San Francisco’s Alarming Tech Bro Boom: What Is the Price of Change?

Director Alexandra Pelosi, whose doc San Francisco 2.0 premieres September 28 on HBO, writes about how her city is emblematic of a changing America, and the new segregation.

By now you must have heard the rumblings coming from the West Coast about “the battle for the heart and soul of The City.” Not a week goes by without a headline about the growing pains brought on by the tech Gold Rush in San Francisco. For my ninth HBO documentary, San Francisco 2.0, which premieres Monday, September 28, at 9 p.m. on HBO, I chose to point the camera at my beloved hometown, where the influx of tech money and the sharing economy are disrupting the natural order of things.

Inside San Francisco, it’s impossible to talk about progress without stepping in a messy local streetfight. As the natives try to encourage the techies to see The City as their community, not their playground, a backlash against gentrification has erupted. But the rest of the country can look at the vanishing middle class of San Francisco to see our fate—the new segregation between rich and poor that is emerging in San Francisco 2.0 is the challenge of the new American economic reality.

“I’m worried about a city that is becoming uniformly wealthy and out of reach,” former Secretary of Labor Robert Reich explains. “San Francisco is London, it is Vancouver, it is Manhattan, it is places that are increasingly desirable to live in, that are becoming gated communities.” Have middle-class Americans lost access to their cities? Who gets to live in The City? Will middle-class people still feel like they belong? Or will our cities be for only those who can buy their way in? This is not simply an economic question, it’s also a spiritual one: What is the price of change? And what will the growing divide between rich and poor do to the fabric of America?

As we struggle to come up with fair answers to these questions, we must embrace the fact that you can’t fight change. You can’t refuel a city by standing still. San Francisco is not a boutique, it’s a center of commerce with the highest median tech wage in the country. No one can deny the benefits the tech boom has brought to San Francisco—all the new money is clearly good for the city’s tax base. “Every mayor in America would die to have these problems,” my uncle, Tommy D’Alesandro, says. He, like his father, served as mayor of Baltimore during much more divided times in American history. We must be grateful to the tech companies for bringing jobs and tax revenues and cleaning up their neighborhoods. New jobs have trickled down.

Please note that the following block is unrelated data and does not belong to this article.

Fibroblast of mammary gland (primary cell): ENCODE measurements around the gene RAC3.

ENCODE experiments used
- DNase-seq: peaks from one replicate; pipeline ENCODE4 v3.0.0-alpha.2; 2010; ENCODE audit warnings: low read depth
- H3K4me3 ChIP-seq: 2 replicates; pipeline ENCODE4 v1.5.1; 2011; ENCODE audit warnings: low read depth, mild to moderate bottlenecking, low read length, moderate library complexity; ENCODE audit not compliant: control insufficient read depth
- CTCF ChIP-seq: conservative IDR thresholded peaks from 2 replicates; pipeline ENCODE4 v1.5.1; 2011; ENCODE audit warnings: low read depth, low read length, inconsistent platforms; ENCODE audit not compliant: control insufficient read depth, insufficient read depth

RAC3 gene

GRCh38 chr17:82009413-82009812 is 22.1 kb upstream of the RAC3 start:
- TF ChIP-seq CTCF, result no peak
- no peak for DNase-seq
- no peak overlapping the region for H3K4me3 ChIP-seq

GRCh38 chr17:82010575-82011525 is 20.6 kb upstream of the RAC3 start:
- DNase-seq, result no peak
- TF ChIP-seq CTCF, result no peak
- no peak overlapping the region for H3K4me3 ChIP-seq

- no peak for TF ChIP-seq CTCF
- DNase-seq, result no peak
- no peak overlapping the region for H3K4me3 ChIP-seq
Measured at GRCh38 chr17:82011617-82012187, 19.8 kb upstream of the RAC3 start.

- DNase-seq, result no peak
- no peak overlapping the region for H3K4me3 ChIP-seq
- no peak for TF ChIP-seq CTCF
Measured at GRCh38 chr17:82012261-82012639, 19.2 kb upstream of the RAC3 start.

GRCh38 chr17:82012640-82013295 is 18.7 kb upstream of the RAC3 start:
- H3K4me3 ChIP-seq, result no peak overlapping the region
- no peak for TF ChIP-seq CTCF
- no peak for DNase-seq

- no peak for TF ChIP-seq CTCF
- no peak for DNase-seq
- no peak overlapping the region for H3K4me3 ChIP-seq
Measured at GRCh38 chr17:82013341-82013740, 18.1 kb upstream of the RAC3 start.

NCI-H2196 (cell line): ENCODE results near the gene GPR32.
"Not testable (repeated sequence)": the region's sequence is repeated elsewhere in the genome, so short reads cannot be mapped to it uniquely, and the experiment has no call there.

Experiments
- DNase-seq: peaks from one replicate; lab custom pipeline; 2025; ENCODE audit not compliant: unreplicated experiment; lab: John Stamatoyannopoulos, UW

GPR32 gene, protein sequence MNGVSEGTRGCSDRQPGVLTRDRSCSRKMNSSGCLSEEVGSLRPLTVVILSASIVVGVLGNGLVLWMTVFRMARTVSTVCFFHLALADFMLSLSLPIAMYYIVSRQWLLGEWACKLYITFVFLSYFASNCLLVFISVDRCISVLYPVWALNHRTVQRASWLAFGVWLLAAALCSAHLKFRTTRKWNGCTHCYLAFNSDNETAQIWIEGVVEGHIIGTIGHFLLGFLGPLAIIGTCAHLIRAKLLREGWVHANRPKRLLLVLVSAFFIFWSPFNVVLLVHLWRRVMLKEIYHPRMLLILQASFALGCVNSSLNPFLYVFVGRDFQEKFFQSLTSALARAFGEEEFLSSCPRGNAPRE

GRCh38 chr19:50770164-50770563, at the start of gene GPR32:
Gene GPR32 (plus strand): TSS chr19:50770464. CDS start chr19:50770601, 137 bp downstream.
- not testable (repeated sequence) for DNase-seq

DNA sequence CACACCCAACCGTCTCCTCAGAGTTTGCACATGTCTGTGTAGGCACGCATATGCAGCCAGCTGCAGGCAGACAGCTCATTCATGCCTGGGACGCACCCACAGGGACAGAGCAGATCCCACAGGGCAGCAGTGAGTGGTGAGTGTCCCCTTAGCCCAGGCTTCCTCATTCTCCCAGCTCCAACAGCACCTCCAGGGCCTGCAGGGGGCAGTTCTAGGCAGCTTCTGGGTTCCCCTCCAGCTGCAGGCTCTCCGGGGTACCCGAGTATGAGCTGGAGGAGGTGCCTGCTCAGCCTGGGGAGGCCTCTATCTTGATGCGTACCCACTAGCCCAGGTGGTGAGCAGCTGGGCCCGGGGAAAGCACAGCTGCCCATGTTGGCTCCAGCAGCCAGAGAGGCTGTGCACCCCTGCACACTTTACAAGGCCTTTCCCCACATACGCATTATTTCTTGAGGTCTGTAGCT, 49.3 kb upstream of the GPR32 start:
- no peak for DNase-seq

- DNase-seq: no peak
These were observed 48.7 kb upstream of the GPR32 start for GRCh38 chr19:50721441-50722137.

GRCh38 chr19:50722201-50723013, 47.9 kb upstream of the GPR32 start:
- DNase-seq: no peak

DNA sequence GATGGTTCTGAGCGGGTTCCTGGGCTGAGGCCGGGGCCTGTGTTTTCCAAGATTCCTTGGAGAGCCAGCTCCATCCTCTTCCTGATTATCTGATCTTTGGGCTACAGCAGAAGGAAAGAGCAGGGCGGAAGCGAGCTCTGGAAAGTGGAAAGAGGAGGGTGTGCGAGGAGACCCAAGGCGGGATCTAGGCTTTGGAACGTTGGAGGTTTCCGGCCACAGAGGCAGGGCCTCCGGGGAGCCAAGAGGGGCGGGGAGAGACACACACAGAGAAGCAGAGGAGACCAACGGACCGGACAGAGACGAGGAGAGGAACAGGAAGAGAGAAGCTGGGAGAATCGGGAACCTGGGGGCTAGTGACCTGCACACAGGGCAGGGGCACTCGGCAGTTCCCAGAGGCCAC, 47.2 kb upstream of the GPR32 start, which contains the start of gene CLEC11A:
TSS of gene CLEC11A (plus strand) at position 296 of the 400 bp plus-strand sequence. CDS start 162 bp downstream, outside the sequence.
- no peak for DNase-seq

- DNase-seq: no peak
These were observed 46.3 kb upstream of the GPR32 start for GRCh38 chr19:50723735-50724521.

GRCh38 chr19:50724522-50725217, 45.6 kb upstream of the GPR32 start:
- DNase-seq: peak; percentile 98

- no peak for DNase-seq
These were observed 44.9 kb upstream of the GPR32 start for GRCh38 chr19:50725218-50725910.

For each new tech bro hired, there are new job openings for baristas, manicurists and personal trainers. This is the new feudalism of San Francisco 2.0, the landed gentry need more people to service them. So we need more bartenders, and they can't afford to live in the City…but what about the schoolteachers? Or the fireman and police who protect our families? Don’t we need to make room for them?

For some, the only way to hold on to the city with its skyrocketing home sales and rent prices is to join the sharing economy. Renting out their apartment on Airbnb or driving for Uber. But as Reich asks, “What happens to the widening inequality? What happens to job security? Everybody who becomes more of a contingent worker, more of a precarious worker—whether you’re an Uber driver or you are an Airbnb proprietor—your source of income is that less certain. A freelance economy can be a very cruel economy. It can be a form of social Darwinism.” This is the dark side to progress. For capitalism and democracy to actually work, we need new rules to make the playing field fair for everyone.

At a time when it is in vogue to hate our politicians, we need our elected leaders now more than ever to write the new laws that will guide us into the new frontier. As we try to figure out how to manage all this change, we need to make sure we don’t destroy the character of our communities. As more cities become a Tale of Two Cities, in which the class warfare between the haves and have-nots rages, and income inequality becomes a national epidemic, we need to find solutions that will keep our country together.

We are all looking West for solutions to these epic challenges of how to learn to share, manage change, and evolve as a community. And if any city can solve these problems, I’m hoping that my progressive hometown will lead the way into the new world economy—without leaving its heart and soul behind.